The Glass Virus
Jin Hongo
Report From Toyama, Japan
2014

It was a very nice meeting in the Glass Virus at the Gerrit Rietveld Academie in Amsterdam. I was there as a participant from Japan, and I was very excited to listen to the people from many countries. Many topics and issues we discussed there were very similar or the same one that we have now in Japan, and I am glad to make a report to Japanese glass educators.

This is supposed to be a essay about the topics in Glass Virus, but I think other participants will give better descriptions on each topic, so I will talk about the Japanese glass art education and Toyama to give some information, instead.

We have an organization of glass art educators in Japan, GEN (Glass Education Network). We gather annually to talk about the future of Japanese glass, to exchange information and to plan the new activities to support the young generations of glass artists. Originally we started GEN to introduce the Japanese glass scene at the GAS Conference in Seto, Japan in 1998. We have noticed the advantage of this organization to make the glass art more popular in Japan, and we have been keeping a good relationship with each other since then. We made several exhibitions for glass artists, and the GEN Students Exhibition has been held every year in Tokyo Metropolitan Art Museum. Students from almost all the schools in GEN participate and show their work together, and this is one of the biggest glass exhibitions in Japan.

The school where I am teaching now is Toyama City Institute of Glass Art, which was established in 1991 as the first and only public educational institution specializing in glass art, in Japan. When we started TIGA we had only 3 schools where students could study glass, but now around 20 schools joined the GEN. This is a big change in the history of Japanese glass to have such number of educational institutions, departments and courses since the studio glass movements came into Japan. I think the biggest fruit of the studio glass movements in Japan is that we put the glass into art education system. And this GEN works as an organization and/or think tank similar to the Glass Virus. I have taken the topics and issues that we discussed back to Japan and I would like to talk with teachers in Japan this year. Hopefully I will make a report of it and bring it to the next Glass Virus meeting.

Now I will talk about TIGA and Toyama City. Toyama City Institute of Glass Art (TIGA) has started in [the Glass Art City, Toyama] in April 1991 as the first public educational institution specializing in glass. We have had students from all over the world who are fascinated in glass art, and they studied glass art in well-equipped circumstances to be glass artists. Now they are working in many fields, such as independent artists, as studio staff, as teachers in art schools and as designers. We have been offering two glass programs in main, to study the basics of glass and art foundation in Glass Certification Studies (G.C.S). and to research in advanced level of glass art in the Advanced Research Studies (A.R.S.). Each program is two years long.

Now we have the Visiting Scholar Program for 3 months, the Artist In Residence Program for 60 days and the Students Exchange Program for 3 months. (For further information, please visit http://toyamaglass.ac.jp)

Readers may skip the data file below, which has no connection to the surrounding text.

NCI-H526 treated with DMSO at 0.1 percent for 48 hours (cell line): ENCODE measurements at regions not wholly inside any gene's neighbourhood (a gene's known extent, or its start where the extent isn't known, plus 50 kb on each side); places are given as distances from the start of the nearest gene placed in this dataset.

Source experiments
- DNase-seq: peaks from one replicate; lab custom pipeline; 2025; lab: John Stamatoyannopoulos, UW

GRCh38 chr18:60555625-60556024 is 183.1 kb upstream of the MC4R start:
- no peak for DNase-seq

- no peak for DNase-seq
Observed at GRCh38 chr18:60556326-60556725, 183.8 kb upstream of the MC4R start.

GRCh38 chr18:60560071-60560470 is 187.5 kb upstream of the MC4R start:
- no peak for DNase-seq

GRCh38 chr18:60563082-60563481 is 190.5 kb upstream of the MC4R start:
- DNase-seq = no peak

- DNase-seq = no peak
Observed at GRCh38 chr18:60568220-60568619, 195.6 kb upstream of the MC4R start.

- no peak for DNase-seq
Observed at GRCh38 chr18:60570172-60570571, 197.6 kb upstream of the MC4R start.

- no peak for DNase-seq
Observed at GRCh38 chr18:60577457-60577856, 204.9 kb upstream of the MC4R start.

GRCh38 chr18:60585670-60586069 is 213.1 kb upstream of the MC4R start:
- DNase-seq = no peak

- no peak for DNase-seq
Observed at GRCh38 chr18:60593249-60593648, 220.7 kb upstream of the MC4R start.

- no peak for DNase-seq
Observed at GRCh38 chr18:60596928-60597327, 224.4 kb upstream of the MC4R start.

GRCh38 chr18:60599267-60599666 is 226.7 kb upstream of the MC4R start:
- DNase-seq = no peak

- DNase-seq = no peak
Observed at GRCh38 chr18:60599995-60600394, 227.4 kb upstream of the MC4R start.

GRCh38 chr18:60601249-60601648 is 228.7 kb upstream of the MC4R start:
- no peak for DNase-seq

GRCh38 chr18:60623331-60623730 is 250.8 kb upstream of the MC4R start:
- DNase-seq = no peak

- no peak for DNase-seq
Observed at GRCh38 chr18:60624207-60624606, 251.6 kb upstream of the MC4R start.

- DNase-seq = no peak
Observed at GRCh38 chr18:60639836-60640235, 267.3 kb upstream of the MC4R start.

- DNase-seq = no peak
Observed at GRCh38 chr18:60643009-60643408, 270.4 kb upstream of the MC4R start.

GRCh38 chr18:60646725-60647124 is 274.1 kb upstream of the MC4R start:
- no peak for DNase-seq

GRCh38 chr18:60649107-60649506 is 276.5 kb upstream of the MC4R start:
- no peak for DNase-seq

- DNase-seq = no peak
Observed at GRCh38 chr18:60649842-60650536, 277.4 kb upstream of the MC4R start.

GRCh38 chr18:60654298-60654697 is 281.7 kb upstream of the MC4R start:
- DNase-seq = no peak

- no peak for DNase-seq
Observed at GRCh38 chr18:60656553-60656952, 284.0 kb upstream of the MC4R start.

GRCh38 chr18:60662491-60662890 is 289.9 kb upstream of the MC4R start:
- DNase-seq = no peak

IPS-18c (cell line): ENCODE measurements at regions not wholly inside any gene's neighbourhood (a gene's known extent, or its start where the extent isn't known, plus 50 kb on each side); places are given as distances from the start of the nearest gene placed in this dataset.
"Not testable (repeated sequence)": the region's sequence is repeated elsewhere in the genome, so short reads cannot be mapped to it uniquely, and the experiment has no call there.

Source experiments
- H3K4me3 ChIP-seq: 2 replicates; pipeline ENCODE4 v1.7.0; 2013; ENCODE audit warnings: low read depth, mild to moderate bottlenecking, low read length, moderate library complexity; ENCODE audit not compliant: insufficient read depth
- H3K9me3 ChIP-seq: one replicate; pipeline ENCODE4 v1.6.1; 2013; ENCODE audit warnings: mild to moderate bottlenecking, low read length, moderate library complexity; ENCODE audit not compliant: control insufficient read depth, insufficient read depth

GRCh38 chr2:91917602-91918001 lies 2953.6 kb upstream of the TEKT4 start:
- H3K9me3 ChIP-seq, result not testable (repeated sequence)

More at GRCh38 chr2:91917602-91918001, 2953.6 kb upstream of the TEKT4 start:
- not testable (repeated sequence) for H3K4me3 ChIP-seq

We think it is important to have international relationship in school, that’s why we have several ways to exchange/accept foreign students. I have noticed that the students who studied under exchange program (we have done with the Australian National University and the Academy of Arts Architecture & Design in Prague) could develop their ideas and skills a lot with their experience of studying abroad. And he/she gave a good influence to the other students, too. I am hoping that we have opportunities to extend the student exchange program with other schools.

Also we have been inviting two teachers from outside of Japan since we established the school, one to teach cold-working and one to teach hot-working. They bring a lot of international information into TIGA, and it makes a big advantage of study here. Of course there are sometimes several problems to solve because each school has different systems to study, still it is worth it to do it not only for one student but also for all TIGA students.

Toyama City, as part of the Toyama City Total Planning Project, has begun “The Support of Creation of a New Art and Culture” and has been working hard to create a supportive structure and community for glass artists to work within. This is the focus of “the Glass Art City, Toyama.” As part of this plan, the city has developed the Toyama Glass Studio that is comprised of an individual studio, a rental studio, and a studio for a rotating artist in residence. And now the Toyama City Museum of Glass Art is under development and is scheduled to be completed in 2016. Designed by internationally acclaimed architect Kengo Kuma, the museum aims to be a work of art in itself.

Toyama City is fully dedicated to the expansion and inclusion of glass art in society in Japan, and hopes to not just be a city with glass production but a city where glass makers from around the world will gather, share, and take glass art into the future. Toyama will be an international hub of glass art production.

Finally, as I said many topics and issues we discussed in Glass Virus were very similar or the same one that we have now in Japan, and I am hoping to bring them to next Glass Virus meeting from Japan.


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